Ricky Jay is a sleight-of-hand artist and an acknowledged authority on the art of the con. In an NPR interview, Jay related that when David Mamet needed a short-change scam to be explained in "House of Games", he asked Jay for details of an authentic short-change hustle. However, Jay did not want to betray the confidence of the hustlers he knew who still used various short-change cons for their "livelihood". The envelope switch you see in the final film is an original switch invented by Ricky Jay specially for the film. Later, it was reported that an amateur thief had been caught attempting to use the switch as he had learned it from the film.
The numeral 187 appears in the film in different instances. A license plate reads "HSX 187". Also it is the number of the airport locker used at the end. 187 is the police code for murder.
According to writer-director David Mamet, despite the excellent reviews the film received in a limited showing in four theaters, Orion decided against spending the money for the prints and publicity that would have accompanied a general release and sent the film almost directly to TV and video.
This was originally intended to be a larger-budget film with many "name" actors, but David Mamet chose to direct on his own with his wife (Crouse) and friends (Mantegna) in the cast.
The scene outside with Margaret and Dr. Littauer was filmed in front of the main entrance to the iconic art deco PacMed Building on Seattle's Beacon Hill. At the time the PacMed Building was a medical facility, but would later become the headquarters (until 2010) of Amazon.
Audio from this movie was sampled by the band Saint Etienne in their song "Etienne Gonna Die."
Debut theatrical feature film directed by playwright and screenwriter David Mamet. He replaced the original first choice who was Peter Yates.
The hotel room that Mike takes Margaret to is room #1138 which is yet another reference to George Lucas's THX 1138 (1971).
The red and white Cadillac convertible used by the con artists in this film also appears in the car dealer's showcase room in David Mamet's The Spanish Prisoner (1997)
The make and model of the classic car seen in the movie was, according to the IMCDb, a red and white 1962 Cadillac Eldorado Biarritz convertible [6367E].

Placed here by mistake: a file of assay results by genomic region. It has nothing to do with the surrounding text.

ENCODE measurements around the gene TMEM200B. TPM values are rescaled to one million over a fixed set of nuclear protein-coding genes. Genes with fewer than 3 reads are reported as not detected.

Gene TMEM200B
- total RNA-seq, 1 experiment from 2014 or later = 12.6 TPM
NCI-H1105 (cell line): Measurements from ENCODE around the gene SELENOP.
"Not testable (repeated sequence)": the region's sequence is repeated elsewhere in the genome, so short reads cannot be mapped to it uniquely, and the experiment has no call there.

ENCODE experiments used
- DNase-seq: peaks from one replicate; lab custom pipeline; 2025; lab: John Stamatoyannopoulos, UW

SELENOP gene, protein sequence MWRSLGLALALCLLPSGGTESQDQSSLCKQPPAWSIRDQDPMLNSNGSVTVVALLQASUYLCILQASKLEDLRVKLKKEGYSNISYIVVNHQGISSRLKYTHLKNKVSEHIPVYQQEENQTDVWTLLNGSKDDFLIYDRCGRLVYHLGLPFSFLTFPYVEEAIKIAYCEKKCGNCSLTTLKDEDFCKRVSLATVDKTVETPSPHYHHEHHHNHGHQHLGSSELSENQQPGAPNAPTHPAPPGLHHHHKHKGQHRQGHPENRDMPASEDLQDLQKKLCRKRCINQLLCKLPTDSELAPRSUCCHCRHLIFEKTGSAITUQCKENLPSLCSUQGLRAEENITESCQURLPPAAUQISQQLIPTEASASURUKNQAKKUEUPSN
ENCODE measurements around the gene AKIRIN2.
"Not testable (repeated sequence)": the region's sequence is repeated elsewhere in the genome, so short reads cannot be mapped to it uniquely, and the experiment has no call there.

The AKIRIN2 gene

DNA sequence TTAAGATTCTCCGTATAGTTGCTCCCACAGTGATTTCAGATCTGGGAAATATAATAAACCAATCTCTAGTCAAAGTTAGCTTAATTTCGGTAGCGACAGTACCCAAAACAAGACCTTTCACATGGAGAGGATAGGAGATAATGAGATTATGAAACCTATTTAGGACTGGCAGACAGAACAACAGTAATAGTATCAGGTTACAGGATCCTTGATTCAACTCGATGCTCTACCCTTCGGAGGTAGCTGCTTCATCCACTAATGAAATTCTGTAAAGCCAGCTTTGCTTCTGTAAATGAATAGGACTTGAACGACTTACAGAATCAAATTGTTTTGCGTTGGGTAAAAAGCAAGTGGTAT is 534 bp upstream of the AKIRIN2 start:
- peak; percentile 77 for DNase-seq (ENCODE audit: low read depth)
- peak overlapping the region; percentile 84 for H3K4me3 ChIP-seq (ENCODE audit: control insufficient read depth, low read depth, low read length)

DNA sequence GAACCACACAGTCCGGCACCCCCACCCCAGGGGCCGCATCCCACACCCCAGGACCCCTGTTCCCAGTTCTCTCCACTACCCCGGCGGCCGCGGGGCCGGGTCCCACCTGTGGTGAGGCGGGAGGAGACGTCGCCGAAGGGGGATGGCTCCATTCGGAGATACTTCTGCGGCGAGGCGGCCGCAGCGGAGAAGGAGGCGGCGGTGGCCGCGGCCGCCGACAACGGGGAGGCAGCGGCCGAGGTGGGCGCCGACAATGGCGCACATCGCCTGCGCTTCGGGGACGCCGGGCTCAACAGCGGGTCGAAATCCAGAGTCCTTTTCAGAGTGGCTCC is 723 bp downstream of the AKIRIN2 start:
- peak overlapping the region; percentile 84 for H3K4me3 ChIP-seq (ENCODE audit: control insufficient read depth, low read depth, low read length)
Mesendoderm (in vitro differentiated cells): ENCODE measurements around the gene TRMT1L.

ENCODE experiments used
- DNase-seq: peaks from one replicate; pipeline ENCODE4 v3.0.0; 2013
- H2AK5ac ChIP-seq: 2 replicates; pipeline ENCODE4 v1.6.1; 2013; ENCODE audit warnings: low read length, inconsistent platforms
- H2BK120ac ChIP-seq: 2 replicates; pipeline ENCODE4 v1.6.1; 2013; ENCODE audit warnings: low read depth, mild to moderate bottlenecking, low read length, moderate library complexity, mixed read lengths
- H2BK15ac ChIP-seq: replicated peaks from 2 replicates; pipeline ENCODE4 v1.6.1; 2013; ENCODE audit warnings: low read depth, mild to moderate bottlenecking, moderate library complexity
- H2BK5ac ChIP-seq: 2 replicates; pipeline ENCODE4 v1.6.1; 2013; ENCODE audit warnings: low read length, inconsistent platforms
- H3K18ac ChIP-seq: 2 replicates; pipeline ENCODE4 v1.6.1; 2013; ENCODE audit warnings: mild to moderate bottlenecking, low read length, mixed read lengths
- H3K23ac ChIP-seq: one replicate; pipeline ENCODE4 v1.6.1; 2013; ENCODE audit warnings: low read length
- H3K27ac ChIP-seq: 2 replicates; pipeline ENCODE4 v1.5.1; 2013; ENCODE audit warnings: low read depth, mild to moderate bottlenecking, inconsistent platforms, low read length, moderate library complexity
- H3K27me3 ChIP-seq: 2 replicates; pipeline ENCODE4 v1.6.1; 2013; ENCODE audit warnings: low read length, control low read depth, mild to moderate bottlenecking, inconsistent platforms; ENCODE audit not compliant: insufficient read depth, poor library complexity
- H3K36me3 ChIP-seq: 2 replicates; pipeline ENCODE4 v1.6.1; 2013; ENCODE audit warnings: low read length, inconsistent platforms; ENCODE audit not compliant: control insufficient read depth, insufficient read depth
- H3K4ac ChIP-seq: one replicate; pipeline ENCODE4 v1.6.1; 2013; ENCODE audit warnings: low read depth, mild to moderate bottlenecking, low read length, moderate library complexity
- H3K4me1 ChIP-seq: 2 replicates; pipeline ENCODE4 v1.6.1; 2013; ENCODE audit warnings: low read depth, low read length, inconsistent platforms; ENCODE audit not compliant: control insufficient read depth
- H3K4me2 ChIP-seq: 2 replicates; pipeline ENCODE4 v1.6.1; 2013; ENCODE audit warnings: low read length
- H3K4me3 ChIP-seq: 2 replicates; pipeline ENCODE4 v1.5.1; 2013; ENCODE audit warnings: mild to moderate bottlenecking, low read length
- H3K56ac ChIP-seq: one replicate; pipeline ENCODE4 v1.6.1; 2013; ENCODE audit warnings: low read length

The $6000 check Margaret Ford (Lindsay Crouse) writes to settle the phony debt at the poker game early in the film is dated May 12, 1987. May 12 (1948) is Crouse's birthday.
Debut writing credit in film and television of Jonathan Katz who co-wrote the movie's story with writer-director David Mamet. Katz also appears in the David Mamet movies 'Homicide' (1991), 'Things Change' (1988), 'State and Main' (2000), and 'The Spanish Prisoner' (1997).
One of six cinema movie collaborations [to date, October 2015] of actor Joe Mantegna and writer-director David Mamet. The films include Edmond (2005), Redbelt (2008), Lakeboat (2000), Homicide (1991), Things Change (1988) and House of Games (1987).
'Things Change' (1988) was writer-director David Mamet's follow-up movie to his directorial debut 'House of Games' (1987). Both pictures featured many of the same cast and crew totaling to around about fifty common personnel between the two productions. This included such actors as Joe Mantegna, William H. Macy, J. T. Walsh, Ricky Jay, Jack Wallace, Mike Nussbaum, and Steven Goldstein.
Actress Lindsay Crouse and writer-director David Mamet were married at the time this picture was made and first released.
The film was adapted to the stage by playwright Richard Bean and first performed in September 2010 at the Almeida Theatre in London, England.
The name of the book that Dr Margaret Ford MD (Lindsay Crouse) had written was "DRIVEN: Obsession and Compulsion in Everyday Life".
One of about a dozen film collaborations of David Mamet and actor Jack Wallace. The titles are: 'Redbelt' (2008), 'Edmond' (2005), 'Homicide' (1991), 'Lakeboat' (2000), 'Things Change' (1988), 'State and Main' (2000), 'House of Games' (1987), 'Phil Spector' (2013) (TV), 'The Spanish Prisoner' (1997), 'Lost Masterpieces of Pornography' (2010), 'Invent Nothing, Deny Nothing: Five Guys from Mamet's Homicide' (2009), and the 'Dedication' episode of 'The Unit' (2006-2009) television series.